Say Anything, no really, I mean anything*

* I think this one is a 50/50 split love/hate relationship

As someone who had many moviefests with friends over the course of my formative years, including many 80s/early-90s staples including Cocktail, Untamed Heart, Breakfast Club, Empire Records, Pretty in Pink, etc etc…, I’m pretty surprised at myself that up until yesterday I had never seen Say Anything.  That’s a rather famous one to not be on the list.  The boom box.  The sneakers.  The Peter Gabriel.  And, um, Jeremy Piven, anyone?  That’s right, he’s the obnoxious drunk guy in the stupid hat who for some reason violently throws himself at John Cusak repeatedly.

Anyhoo, I suppose I might have been a little more impressed when I was 14, but I have to say, I don’t quite get it.  Even the generation-defining (okay, maybe that’s a little strong) moment of the boombox over the head wasn’t really that much of a climax of anything.  The sex scene didn’t even have a climax!  They had to say that they’d done it three times in the next scene so that you could be sure they even did.

So I’m a mixed bag on this one, but here are 10 Things.

Things I Hate about Say Anything:

1. Ione Skye

John/Lloyd, way to go for what you want, but I don’t get it at all.  Looking up the correct spelling of her name, I did find out that she’s the one who played Mrs. Veal (Anne/Egg/Bland’s mom) on Arrested Development, which is awesome, but I really don’t get the appeal.

2. Ione Skye’s lisp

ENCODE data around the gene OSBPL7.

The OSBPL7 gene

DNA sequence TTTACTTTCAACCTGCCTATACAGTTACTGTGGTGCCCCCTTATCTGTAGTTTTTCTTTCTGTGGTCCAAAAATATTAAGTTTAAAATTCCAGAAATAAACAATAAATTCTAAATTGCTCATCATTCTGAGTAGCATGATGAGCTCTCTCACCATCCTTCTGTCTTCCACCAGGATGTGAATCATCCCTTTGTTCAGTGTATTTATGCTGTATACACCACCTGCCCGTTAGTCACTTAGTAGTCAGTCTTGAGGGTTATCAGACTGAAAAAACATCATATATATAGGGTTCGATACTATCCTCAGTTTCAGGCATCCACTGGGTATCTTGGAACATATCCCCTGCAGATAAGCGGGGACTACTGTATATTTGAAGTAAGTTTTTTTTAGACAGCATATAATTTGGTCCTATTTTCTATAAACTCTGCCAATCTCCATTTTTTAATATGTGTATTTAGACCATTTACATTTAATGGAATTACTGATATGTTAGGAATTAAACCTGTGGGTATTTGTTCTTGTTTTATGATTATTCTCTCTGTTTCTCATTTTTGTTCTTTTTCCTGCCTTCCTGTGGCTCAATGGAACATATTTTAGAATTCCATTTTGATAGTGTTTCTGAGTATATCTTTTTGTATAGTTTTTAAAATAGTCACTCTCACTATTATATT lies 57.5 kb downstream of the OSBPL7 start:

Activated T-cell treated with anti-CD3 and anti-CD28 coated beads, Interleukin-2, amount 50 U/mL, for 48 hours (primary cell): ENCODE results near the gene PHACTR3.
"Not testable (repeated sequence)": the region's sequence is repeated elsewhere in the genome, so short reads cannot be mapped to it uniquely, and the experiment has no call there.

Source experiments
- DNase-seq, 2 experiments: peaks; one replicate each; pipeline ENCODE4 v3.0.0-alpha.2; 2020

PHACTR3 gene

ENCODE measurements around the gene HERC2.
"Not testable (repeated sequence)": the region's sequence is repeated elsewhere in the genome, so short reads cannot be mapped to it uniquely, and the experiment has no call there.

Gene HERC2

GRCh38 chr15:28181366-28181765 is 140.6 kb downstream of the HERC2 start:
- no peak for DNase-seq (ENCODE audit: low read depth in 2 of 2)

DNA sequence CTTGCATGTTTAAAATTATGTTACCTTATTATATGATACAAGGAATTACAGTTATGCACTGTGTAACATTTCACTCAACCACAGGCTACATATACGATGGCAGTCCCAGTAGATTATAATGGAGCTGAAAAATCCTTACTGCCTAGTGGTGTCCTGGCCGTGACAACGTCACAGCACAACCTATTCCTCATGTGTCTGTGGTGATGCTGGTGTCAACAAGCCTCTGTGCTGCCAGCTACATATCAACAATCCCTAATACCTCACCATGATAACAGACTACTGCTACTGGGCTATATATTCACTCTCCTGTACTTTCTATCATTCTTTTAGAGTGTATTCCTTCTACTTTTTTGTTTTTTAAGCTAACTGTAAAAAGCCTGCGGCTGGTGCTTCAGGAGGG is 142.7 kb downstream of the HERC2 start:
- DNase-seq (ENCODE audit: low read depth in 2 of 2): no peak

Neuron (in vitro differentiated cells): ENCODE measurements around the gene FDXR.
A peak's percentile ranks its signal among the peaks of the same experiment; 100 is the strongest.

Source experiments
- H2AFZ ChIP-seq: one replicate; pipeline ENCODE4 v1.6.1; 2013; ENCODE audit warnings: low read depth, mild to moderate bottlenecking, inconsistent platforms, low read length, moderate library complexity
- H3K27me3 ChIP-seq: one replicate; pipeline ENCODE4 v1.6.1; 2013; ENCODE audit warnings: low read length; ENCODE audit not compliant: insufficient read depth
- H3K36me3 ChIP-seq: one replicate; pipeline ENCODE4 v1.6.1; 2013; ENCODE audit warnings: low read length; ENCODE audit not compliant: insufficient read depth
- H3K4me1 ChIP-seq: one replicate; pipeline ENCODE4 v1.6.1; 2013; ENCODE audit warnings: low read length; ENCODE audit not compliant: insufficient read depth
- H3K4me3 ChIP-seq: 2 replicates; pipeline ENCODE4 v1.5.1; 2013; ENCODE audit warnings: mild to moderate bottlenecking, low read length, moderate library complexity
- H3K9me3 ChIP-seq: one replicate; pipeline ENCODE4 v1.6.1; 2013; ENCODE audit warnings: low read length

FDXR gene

From my imdb-trawling I also discovered that she’s British, so maybe that has something to do with it, but the girl does strange things with her mouth. 

That sounds wrong.

3. Everything that came out of Ione Skye’s mouth

(hee hee, okay, now I just can’t stop)

That is, Everything they gave Ione Skye to say.  Maybe it’s not her fault.  Maybe it’s just that her character made absolutely no sense to me.  Why did her dad’s tax problems mean that she had to break up with Lloyd again?  What did anything have to do with anything?  I’m glad they tried to put in family issues and everything, but the motivations behind what this girl says and does make no sense to me.  Way to write women, Cameron. 

Or are you just really sticking to your title there?  Or commenting on dating and gender roles (as long as she’s pretty it doesn’t matter what she’s saying)?  I don’t think this runs that deep.

4.  The ending

No, I don’t want Lloyd to go into the army, but I don’t like any of the lines about how what he does best is be Diane’s boyfriend.  Just because you don’t know what you want to do, doesn’t mean you need to be a pansy for this weird prissy girl (she worries about being prissy…and she is – she really doesn’t know how to act in social situations, and it’s not cute either).  I dunno, it’s like the heroine giving up her own life to just run off with the guy in lots of other movies.  It’s the opposite here, but it still makes me uneasy.  And he’s a cool guy, so no, I don’t think it fits with his character.  She’s not the one settling, he is.